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Indian pulp industry looks overseas

August 24, 2015 - India has limited domestic forest resources to supply its forest industry, and with growing domestic demand for forest products, the country’s pulp mills and sawmills have found it necessary to increase importation of wood raw material both in the form of wood chips and logs.


August 24, 2015
By Andrew Macklin

Over the next five years, demand for paper is expected to increase by between two-to-twelve per cent annually, depending on paper grade. Over the past decade, the domestic pulp industry has steadily increased its usage of pulpwood because of higher pulp production, less usage of bamboo and because several pulp mills switched from recycled fiber to wood fiber.

The share of imported wood fiber for the pulp industry accounted for almost ten per cent of total consumption of wood fiber in 2014, and this share is expected to increase in the coming years.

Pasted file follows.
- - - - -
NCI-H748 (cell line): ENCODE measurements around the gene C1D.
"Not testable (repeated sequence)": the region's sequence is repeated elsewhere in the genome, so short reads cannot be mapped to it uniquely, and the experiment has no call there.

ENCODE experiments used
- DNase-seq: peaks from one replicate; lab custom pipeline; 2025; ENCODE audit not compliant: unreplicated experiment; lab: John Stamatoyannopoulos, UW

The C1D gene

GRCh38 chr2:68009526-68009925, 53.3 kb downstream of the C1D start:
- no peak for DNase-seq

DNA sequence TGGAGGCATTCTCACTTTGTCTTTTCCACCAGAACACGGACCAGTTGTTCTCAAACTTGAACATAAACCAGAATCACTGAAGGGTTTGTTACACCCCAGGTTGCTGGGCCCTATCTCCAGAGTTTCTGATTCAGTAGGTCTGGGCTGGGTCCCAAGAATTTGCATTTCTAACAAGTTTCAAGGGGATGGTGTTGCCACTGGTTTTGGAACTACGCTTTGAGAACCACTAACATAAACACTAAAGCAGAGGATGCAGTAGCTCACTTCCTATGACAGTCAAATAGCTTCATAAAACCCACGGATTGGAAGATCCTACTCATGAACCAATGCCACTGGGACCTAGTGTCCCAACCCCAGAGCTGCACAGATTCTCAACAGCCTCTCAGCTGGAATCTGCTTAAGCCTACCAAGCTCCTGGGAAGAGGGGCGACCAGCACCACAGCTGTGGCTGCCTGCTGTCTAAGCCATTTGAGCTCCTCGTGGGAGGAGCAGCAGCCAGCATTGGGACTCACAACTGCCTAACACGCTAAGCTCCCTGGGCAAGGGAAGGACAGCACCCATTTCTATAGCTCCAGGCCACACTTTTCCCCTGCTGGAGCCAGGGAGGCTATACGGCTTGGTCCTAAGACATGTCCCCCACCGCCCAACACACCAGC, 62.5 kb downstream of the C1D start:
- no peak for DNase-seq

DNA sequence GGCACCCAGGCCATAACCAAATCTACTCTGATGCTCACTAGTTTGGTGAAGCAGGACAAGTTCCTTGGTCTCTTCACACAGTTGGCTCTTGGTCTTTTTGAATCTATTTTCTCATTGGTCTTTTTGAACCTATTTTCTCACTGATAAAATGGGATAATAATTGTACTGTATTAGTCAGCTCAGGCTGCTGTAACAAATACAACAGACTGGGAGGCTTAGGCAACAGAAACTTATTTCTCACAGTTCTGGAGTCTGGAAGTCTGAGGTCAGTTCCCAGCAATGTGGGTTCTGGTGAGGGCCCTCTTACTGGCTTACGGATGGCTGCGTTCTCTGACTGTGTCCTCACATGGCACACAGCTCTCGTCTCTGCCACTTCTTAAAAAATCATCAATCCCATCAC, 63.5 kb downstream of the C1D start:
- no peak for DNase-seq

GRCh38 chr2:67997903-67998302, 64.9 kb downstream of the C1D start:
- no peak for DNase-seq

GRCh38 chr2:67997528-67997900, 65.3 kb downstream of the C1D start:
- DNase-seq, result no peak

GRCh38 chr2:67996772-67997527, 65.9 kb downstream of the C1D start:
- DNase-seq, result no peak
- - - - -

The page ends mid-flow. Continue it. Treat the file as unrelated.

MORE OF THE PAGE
The shortage and high cost of local pulpwood in India has resulted in increased interest in sourcing wood chips from overseas despite logistical difficulties both at the ports and when transporting the chips from the ports to the pulp mills long.

Importation of chips is fairly new and Indian pulpmills did not import any wood chips until 2013 when the first shipments of hardwood chips from South Africa, Australia and Thailand arrived. The total imports reached just over 200,000odmt in 2013, then rose to approximately 370,000odmt in 2014, according to the Wood Resource Quarterly. South Africa has been the major supplier of chips, with shipped volumes accounting for about 70 per cent of the total import volume in 2015.

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During the first six months of 2015, India imported an estimated 180,000m3, or about 30 per cent more than in the same period in 2014. So far in 2015, three countries have exported wood chips to India, South Africa, Brazil and Vietnam. South Africa has been the dominant supplier to date, and is likely to continue to be the major supplier for the foreseeable future.